California regulators voted Friday morning to implement a ban on new combustion truck sales after 2036, and mandate all trucks be zero emission vehicles by 2042, significantly tightening the state’s already strict trucking emissions rules.
The California Air Resources Board (CARB) finalized the Advanced Clean Fleet rule, which would mandate that 50% of all state and local government vehicle fleet purchases be 50% zero-emissions by 2024, and 100% by 2027, and create a registry for drayage trucks. The rule — which comes one day after the board voted to implement the state’s first-ever rules to limit train emissions — would go even further than recent California rules approved by President Joe Biden’s Environmental Protection Agency, which would cut diesel truck sales in half by 2035.
The measure has received pushback from the trucking industry, which expressed concerns about electric vehicle charging infrastructure and widespread deployment, according to The Washington Post. Mike Tunnell, director of environmental affairs at the American Trucking association, told the outlet that industry actors “would rather see the technology be proven and work,” before any action was taken.
“The amount of chaos and dysfunction that is going to be created by this rule will be like nothing we’ve ever seen before,” Chris Shimoda, senior vice president of the California Trucking Association, told San Francisco news outlet KRON4. “The likelihood that it is going to fail pretty spectacularly is very high. It’s very unfortunate”
After crippling our supply chains with the disastrous #AB5, Sacramento wants to go even further, completely banning diesel trucks.
This backwards attack on truckers will only serve to further harm our economy.https://t.co/DQNfO952DT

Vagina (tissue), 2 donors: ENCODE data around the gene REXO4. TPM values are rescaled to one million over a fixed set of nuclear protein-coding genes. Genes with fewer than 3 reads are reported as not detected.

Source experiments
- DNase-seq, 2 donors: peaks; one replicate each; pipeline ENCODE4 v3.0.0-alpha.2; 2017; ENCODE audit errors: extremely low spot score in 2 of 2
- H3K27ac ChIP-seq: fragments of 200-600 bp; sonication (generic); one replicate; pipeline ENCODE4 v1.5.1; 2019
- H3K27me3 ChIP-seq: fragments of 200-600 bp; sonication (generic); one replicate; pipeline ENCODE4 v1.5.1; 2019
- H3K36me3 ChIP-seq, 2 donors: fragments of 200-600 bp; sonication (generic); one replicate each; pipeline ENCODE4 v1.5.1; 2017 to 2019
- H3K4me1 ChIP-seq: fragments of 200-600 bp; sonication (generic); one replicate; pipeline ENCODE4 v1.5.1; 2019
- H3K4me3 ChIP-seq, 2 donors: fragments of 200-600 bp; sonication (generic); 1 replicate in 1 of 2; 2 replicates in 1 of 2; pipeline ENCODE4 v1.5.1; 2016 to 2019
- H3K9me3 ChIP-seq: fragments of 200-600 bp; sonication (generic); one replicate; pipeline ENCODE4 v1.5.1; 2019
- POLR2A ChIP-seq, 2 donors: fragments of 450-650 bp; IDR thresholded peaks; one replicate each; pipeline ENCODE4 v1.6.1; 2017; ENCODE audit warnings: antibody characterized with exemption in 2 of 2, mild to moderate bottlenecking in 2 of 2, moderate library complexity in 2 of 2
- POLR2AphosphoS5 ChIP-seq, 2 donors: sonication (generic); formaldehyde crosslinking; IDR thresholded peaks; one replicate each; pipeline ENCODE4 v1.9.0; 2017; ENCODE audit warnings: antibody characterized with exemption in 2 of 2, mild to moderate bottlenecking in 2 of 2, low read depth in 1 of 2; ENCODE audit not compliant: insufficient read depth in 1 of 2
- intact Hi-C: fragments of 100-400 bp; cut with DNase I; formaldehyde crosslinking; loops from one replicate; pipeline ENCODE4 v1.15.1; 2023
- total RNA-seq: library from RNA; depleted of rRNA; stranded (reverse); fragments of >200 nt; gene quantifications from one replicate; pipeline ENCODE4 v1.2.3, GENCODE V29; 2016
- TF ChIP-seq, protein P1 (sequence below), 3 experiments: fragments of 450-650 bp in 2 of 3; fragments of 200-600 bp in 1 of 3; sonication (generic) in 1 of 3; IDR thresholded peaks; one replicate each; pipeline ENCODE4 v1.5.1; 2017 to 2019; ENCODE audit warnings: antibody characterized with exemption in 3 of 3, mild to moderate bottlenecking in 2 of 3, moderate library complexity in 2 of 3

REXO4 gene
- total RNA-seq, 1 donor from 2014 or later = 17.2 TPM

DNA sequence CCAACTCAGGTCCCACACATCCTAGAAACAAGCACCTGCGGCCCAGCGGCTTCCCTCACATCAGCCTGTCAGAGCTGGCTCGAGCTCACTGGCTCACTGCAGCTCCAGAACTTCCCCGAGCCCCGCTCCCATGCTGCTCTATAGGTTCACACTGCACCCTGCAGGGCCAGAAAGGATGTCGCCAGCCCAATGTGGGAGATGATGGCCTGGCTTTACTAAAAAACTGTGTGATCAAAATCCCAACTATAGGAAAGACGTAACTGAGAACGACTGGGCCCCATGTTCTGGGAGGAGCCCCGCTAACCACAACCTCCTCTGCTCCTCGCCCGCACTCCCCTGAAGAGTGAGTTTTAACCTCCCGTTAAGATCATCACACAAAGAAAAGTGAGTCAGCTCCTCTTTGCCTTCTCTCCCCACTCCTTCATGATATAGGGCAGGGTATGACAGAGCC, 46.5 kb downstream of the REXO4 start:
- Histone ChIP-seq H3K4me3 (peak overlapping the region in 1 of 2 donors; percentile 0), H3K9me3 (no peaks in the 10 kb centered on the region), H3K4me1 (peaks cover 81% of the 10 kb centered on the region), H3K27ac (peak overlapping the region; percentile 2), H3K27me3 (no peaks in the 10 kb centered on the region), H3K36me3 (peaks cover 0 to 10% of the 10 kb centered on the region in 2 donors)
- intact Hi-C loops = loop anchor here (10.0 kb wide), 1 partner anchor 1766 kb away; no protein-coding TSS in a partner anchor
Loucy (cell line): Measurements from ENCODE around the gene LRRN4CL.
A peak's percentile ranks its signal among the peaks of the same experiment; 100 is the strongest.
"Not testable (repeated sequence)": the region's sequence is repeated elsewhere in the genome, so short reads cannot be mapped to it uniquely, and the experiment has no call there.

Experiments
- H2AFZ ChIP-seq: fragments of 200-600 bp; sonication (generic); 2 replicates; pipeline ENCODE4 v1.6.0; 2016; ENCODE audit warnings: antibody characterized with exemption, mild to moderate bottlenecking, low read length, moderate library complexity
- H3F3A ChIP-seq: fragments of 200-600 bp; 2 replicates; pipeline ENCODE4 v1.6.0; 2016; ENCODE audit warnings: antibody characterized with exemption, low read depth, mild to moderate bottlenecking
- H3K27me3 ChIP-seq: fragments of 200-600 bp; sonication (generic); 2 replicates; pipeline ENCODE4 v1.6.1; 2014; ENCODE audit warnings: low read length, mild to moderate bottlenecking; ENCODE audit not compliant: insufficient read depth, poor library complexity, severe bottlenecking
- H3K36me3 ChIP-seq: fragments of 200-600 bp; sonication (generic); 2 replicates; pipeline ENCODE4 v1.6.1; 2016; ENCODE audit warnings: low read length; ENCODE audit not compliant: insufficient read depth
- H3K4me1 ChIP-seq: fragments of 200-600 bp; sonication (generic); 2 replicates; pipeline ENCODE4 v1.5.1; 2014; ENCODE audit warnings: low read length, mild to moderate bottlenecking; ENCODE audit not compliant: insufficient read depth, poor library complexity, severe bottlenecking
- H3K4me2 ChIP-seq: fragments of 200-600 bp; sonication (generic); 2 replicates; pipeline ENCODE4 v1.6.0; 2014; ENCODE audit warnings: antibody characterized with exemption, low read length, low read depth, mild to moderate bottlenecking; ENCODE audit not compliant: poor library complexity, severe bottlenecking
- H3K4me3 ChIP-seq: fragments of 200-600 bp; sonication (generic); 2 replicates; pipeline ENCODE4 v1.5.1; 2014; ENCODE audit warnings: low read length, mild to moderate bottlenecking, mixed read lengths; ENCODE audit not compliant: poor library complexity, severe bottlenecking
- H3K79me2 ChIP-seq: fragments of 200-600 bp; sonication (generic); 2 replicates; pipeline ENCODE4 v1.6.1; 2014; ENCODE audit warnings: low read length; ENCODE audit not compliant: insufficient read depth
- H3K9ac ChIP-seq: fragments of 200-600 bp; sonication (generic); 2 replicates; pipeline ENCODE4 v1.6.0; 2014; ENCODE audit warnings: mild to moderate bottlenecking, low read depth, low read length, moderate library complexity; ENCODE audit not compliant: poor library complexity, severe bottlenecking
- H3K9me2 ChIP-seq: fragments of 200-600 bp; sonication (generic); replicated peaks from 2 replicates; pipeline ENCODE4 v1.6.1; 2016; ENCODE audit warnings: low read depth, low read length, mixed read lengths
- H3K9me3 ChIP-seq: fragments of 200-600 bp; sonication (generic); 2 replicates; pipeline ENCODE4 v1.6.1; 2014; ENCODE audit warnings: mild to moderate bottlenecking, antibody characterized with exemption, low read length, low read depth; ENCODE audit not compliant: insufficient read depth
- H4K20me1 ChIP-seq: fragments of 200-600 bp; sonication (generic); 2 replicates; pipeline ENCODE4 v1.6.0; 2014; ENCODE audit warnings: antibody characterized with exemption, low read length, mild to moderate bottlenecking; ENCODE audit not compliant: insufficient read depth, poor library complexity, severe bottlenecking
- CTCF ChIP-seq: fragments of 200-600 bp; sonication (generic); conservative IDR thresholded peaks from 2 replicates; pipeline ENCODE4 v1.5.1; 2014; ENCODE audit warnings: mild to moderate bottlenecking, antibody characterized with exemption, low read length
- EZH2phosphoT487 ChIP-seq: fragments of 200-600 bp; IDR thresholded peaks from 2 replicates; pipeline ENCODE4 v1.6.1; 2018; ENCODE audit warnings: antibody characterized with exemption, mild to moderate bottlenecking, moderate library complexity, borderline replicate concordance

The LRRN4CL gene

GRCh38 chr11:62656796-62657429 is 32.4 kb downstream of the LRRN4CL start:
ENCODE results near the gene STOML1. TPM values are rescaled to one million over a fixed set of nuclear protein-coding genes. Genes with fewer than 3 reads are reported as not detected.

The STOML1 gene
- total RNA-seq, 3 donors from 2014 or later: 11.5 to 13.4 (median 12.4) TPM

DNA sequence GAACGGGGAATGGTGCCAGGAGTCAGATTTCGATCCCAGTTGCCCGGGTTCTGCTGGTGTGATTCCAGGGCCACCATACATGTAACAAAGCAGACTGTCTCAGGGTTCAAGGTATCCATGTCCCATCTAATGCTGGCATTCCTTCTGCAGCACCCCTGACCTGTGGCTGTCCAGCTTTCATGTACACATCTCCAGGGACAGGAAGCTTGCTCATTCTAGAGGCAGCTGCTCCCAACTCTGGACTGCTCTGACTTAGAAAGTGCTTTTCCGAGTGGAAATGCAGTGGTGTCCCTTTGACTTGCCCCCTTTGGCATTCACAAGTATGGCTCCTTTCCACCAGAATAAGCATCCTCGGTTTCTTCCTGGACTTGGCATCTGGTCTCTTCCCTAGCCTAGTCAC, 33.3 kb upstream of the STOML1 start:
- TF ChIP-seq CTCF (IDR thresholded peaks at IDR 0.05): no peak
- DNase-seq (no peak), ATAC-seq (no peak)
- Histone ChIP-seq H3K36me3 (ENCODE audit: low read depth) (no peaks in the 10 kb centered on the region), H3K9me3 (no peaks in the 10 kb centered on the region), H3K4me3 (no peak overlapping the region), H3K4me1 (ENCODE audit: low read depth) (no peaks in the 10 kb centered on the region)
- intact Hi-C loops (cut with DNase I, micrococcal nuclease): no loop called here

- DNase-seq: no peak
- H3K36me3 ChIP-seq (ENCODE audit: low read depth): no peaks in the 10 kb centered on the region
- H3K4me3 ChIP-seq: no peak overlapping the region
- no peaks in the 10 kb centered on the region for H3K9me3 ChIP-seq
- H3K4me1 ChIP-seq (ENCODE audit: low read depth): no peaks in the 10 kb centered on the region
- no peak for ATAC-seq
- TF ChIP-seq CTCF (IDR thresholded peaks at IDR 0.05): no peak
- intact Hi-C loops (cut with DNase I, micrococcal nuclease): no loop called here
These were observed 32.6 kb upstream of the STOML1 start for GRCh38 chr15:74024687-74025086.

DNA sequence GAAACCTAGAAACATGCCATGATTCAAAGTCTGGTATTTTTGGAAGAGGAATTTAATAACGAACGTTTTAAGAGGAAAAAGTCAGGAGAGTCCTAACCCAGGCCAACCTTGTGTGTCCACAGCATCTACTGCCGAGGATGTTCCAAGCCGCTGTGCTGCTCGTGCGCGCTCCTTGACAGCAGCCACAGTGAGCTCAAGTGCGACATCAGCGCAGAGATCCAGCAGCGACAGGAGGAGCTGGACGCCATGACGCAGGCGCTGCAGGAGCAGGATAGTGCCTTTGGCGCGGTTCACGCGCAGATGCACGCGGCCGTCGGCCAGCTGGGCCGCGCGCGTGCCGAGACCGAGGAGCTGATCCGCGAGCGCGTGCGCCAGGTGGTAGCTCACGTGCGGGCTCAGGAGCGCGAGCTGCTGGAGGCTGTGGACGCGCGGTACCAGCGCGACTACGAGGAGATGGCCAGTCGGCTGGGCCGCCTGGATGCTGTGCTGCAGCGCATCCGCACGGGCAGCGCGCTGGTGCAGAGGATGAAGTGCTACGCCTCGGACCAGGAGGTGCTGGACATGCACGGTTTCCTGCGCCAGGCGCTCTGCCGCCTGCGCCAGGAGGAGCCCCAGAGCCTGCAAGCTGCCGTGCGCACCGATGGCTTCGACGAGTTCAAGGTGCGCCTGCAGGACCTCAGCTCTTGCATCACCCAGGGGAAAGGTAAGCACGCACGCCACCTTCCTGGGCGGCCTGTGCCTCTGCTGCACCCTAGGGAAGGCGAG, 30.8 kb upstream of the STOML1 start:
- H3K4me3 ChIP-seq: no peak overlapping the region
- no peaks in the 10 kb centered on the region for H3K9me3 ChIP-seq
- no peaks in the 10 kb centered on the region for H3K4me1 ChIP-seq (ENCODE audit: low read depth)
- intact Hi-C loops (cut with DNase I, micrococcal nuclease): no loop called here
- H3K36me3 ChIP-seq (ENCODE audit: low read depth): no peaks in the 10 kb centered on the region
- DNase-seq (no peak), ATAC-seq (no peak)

— Rep. Michelle Steel (@RepSteel) April 27, 2023
Sydney Vergis, the head of CARB’s transportation division, argued to reporters that the regulation “accounts for the vehicles’ suitability for electrification,” the Post reported. Her comments were echoed by Paul Cort, an attorney with environmental law firm Earthjustice, who told the Post that electrification technology was sufficiently “advanced” despite “constraints” to charging infrastructure.
“There are real-world issues that need to be resolved,” Cort told the outlet, “but none of this is rocket science.”
Eight other states, which along with California represent 25% of the national trucking market, are poised to implement similar rules, according to the Post. Following the EPA’s approval of California’s previous rules, several experts told the Daily Caller News Foundation that California’s economic size would likely prompt truck electrification nationwide, because it would be uneconomical for truck manufacturers to manufacture two types of trucks for two different markets.
California previously implemented rules that would ban the sale of gas passenger cars in the state by 2035. One week after the rules were implemented in late August, the state warned electric vehicle owners not to charge their cars amid a significant heat wave to prevent the possibility of blackouts.
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